What I'm doing: - call setup with my options - provide callbacks to some API events (eg. onReady, onPlay, onComplete) - play video - at completion of video, I call remove()
No matter what variation and or tweak I do, I do not see memory in Chrome ever come down from after calling remove(). In using Chromes Profiling tools, I do not have any detached DOM nodes after the removal happens. I do however see some leftover objects pertaining to jwplayer.
I will try and put together a smaller text example but may not be able to provide one soon. In the meantime, I will elaborate a bit more on what I'm trying to achieve and what's been happening.
The issue I've been facing in general with HTML5 video and why I moved to using JW Player is that I have a requirement for displaying video inside a "widget" to which there will be multiple instances of this widget and each one will play its video and then cycle to the next widget, to continuously play video in a rotation, indefinitely. It needs to run for as long as it needs to (days, weeks, months, etc - it's digital signage). This is within Chrome browser. I have encountered an issue of steady memory incline and over an extended period of time, Chrome crashes or the videos stop playing, due to memory overload.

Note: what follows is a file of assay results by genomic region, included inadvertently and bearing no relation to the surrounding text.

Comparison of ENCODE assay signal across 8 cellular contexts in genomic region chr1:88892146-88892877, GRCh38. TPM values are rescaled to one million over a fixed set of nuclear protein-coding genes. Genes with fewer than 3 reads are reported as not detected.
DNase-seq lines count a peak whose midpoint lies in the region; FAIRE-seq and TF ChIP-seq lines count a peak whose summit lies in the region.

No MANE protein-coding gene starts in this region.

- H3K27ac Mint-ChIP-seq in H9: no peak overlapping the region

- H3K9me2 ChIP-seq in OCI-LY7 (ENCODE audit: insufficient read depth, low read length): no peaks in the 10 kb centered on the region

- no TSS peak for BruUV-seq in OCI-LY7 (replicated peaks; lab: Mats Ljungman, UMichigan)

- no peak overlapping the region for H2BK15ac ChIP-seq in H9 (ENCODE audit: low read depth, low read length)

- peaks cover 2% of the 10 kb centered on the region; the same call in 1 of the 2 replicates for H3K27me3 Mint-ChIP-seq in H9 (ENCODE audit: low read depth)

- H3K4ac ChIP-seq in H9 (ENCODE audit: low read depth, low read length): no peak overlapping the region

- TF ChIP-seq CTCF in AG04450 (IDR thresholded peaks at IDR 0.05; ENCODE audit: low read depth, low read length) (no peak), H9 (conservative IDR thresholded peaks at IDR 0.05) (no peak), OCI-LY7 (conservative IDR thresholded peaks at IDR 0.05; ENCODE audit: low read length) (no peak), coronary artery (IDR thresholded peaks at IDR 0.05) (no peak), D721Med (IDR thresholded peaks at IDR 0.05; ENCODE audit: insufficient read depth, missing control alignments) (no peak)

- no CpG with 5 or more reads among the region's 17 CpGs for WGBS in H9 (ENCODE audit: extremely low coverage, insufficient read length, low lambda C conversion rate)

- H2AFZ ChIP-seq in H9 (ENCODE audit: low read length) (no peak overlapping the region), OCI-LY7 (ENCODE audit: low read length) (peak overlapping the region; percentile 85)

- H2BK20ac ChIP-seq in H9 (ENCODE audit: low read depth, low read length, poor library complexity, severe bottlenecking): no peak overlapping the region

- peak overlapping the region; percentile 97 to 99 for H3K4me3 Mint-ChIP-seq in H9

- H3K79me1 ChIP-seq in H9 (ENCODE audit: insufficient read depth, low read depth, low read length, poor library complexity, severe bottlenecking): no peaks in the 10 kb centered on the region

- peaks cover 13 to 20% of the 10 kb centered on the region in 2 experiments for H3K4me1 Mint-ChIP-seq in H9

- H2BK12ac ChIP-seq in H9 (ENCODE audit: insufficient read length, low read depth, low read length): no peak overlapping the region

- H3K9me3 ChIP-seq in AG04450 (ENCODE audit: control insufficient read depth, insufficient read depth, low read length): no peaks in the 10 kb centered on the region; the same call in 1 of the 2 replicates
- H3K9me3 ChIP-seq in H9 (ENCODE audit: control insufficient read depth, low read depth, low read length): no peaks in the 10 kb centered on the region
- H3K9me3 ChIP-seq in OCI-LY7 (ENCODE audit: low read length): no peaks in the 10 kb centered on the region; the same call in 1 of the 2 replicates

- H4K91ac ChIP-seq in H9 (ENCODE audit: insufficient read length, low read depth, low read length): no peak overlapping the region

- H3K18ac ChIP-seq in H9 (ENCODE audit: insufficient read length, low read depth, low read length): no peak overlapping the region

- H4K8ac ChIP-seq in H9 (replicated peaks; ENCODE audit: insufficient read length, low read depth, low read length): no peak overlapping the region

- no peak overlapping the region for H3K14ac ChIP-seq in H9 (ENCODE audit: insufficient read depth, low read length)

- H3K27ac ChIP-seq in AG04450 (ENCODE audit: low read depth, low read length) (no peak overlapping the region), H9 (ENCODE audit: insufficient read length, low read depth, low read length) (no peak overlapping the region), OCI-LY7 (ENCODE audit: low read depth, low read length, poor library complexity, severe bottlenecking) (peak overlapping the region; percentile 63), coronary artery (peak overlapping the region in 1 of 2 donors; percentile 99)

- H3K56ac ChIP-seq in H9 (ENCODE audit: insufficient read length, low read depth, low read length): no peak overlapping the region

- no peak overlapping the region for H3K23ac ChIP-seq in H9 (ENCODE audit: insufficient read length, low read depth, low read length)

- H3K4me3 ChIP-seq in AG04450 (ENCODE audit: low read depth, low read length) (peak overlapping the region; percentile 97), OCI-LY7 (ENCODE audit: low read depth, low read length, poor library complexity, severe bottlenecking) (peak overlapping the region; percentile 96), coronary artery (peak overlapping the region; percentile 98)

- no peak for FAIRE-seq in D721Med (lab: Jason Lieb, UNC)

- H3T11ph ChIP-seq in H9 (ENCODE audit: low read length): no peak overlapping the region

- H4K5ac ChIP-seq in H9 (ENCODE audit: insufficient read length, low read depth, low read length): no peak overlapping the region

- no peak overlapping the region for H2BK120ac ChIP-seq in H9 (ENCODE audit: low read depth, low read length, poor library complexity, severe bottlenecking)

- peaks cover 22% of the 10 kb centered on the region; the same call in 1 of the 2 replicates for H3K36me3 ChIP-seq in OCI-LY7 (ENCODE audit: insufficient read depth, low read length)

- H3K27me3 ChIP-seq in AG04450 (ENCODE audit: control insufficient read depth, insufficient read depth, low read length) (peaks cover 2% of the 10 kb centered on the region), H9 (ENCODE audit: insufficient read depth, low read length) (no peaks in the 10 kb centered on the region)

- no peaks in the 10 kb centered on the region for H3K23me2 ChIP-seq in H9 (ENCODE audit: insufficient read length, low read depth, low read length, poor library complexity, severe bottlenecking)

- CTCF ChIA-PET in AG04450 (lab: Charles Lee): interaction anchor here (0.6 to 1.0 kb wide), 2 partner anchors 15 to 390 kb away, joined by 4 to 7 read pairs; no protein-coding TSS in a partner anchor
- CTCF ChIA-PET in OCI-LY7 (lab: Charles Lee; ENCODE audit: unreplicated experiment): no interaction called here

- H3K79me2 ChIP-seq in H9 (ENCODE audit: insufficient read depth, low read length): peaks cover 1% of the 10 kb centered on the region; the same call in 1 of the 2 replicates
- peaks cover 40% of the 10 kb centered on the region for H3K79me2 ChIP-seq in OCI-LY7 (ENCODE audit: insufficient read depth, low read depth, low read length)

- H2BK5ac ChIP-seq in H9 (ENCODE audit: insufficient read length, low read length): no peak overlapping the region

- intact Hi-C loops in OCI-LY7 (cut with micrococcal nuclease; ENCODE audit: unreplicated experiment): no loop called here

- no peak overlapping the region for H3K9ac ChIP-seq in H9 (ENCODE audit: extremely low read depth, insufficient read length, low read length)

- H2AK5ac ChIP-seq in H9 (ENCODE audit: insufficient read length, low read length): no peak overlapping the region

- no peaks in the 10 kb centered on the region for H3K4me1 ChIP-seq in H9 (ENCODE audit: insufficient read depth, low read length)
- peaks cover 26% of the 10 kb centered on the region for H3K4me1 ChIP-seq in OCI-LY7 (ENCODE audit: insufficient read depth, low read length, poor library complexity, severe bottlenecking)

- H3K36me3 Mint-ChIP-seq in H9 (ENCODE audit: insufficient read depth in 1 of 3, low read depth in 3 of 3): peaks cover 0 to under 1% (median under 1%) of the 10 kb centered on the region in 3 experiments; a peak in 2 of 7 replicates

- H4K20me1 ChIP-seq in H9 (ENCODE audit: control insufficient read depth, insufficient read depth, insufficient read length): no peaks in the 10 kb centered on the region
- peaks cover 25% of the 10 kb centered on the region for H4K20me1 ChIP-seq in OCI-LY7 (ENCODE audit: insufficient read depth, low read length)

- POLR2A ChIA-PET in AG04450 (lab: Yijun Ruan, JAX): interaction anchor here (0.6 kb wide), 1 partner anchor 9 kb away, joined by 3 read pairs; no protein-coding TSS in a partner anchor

I started using JW Player so that I could leverage certain functionality as well as make use of the remove() method so that all the DOM nodes and listeners would be removed and cleaned up, in hopes of releasing memory and prevent the steady incline.
Unfortunately, this hasn't worked out. Although I do see some memory drop when I analyze after a remove() call, it still doesn't prevent a steady incline in memory over an extended period of time. I think this may be due to jwplayer objects leaking and preventing garbage collection (from doing JS Heap profiling).
One workaround I'm doing now is to do all the importing, setup and management of the jwplayer instance within an iframe and then destroy the iframe when video has completed, thus ensuring that everything is garbage collected.
Can you provide any insight into these memory issues and best recommendations?
Quite candidly, running a video player for weeks or months at a time is certainly an atypical use case for the player. That being said, again, it would help greatly if we had some sort of test to look at. This would help to know what kind of stream or file was being used, as well as the version of the player.
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